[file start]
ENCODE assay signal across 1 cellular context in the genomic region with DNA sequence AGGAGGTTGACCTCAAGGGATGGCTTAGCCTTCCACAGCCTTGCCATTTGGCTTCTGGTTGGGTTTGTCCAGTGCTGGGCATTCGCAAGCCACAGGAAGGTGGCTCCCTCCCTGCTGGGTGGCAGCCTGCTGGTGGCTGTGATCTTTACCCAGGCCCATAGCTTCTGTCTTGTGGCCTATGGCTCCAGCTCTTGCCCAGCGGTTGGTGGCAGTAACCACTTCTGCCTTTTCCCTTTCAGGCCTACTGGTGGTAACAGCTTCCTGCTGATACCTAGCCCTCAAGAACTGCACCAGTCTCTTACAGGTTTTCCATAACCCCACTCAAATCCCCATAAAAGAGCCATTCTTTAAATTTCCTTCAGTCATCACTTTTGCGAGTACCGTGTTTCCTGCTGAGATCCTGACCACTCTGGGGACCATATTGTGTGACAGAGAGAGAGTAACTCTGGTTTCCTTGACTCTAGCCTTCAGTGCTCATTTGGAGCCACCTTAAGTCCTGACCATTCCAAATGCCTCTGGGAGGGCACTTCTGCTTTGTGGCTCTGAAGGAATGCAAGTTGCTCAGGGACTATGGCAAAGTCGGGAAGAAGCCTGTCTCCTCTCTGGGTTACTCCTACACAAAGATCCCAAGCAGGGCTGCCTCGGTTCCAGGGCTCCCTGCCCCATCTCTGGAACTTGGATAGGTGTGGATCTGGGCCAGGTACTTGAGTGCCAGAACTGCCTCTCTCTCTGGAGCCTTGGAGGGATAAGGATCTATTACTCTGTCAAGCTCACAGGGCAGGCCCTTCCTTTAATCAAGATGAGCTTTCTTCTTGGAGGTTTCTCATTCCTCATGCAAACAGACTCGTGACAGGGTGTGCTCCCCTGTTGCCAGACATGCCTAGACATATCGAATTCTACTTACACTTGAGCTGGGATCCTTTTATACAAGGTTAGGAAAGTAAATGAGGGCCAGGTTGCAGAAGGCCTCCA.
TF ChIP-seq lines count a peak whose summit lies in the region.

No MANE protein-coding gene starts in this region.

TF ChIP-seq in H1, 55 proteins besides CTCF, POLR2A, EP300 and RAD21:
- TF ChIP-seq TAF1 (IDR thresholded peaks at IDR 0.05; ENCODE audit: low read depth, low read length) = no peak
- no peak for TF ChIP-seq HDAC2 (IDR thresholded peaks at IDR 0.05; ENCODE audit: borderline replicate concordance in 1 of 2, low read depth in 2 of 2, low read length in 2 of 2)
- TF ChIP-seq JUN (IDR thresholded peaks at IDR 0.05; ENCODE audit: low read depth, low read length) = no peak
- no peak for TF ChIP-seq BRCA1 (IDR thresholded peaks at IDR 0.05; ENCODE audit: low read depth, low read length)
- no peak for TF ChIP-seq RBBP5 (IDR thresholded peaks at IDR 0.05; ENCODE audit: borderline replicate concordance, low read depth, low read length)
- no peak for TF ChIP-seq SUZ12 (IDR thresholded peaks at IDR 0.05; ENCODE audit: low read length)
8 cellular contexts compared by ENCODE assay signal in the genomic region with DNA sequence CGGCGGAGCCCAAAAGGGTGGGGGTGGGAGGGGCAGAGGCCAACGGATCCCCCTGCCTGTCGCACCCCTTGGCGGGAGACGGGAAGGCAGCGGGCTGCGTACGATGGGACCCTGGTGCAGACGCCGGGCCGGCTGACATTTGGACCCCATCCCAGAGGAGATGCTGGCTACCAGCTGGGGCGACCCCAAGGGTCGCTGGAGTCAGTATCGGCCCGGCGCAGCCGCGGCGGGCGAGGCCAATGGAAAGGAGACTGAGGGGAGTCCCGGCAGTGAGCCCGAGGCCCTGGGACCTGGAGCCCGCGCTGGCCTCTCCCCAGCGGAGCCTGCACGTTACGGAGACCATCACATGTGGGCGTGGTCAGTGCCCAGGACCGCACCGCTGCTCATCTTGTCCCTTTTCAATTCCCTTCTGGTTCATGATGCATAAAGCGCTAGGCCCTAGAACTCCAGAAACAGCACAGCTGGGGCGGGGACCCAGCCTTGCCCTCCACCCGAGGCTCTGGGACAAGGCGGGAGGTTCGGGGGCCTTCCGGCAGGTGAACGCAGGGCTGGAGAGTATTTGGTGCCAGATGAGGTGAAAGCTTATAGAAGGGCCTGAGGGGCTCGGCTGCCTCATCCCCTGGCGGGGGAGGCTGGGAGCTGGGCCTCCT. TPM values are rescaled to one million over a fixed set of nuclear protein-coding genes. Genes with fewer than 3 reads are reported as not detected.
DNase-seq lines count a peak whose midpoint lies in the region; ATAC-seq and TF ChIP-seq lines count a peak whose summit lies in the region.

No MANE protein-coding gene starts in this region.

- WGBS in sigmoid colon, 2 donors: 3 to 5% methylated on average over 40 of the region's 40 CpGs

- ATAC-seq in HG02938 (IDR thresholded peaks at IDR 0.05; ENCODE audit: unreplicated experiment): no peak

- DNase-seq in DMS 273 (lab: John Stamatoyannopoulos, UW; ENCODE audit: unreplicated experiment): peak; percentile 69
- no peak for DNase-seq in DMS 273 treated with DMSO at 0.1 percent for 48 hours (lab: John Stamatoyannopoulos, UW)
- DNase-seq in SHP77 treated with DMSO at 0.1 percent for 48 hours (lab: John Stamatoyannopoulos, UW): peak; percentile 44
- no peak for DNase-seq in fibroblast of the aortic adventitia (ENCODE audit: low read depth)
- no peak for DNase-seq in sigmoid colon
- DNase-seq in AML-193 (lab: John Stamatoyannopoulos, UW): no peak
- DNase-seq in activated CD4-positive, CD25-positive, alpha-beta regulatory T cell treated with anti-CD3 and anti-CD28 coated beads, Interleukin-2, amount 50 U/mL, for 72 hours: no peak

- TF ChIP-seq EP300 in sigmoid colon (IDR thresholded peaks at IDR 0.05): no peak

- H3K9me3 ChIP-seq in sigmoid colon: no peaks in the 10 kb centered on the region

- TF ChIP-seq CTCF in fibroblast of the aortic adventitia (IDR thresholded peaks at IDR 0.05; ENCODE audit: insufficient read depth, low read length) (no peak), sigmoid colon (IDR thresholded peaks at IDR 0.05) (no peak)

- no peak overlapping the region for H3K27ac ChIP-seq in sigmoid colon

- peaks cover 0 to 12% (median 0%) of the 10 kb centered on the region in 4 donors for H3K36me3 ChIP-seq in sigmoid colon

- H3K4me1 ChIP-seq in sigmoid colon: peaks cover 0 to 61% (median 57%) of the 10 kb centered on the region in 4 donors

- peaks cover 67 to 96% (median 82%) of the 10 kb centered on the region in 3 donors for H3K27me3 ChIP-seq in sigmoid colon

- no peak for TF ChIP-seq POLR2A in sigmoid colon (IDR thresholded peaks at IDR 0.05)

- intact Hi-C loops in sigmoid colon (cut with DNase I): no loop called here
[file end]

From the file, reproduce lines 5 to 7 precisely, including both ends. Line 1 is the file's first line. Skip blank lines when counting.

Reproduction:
- TF ChIP-seq TAF1 (IDR thresholded peaks at IDR 0.05; ENCODE audit: low read depth, low read length) = no peak
- no peak for TF ChIP-seq HDAC2 (IDR thresholded peaks at IDR 0.05; ENCODE audit: borderline replicate concordance in 1 of 2, low read depth in 2 of 2, low read length in 2 of 2)
- TF ChIP-seq JUN (IDR thresholded peaks at IDR 0.05; ENCODE audit: low read depth, low read length) = no peak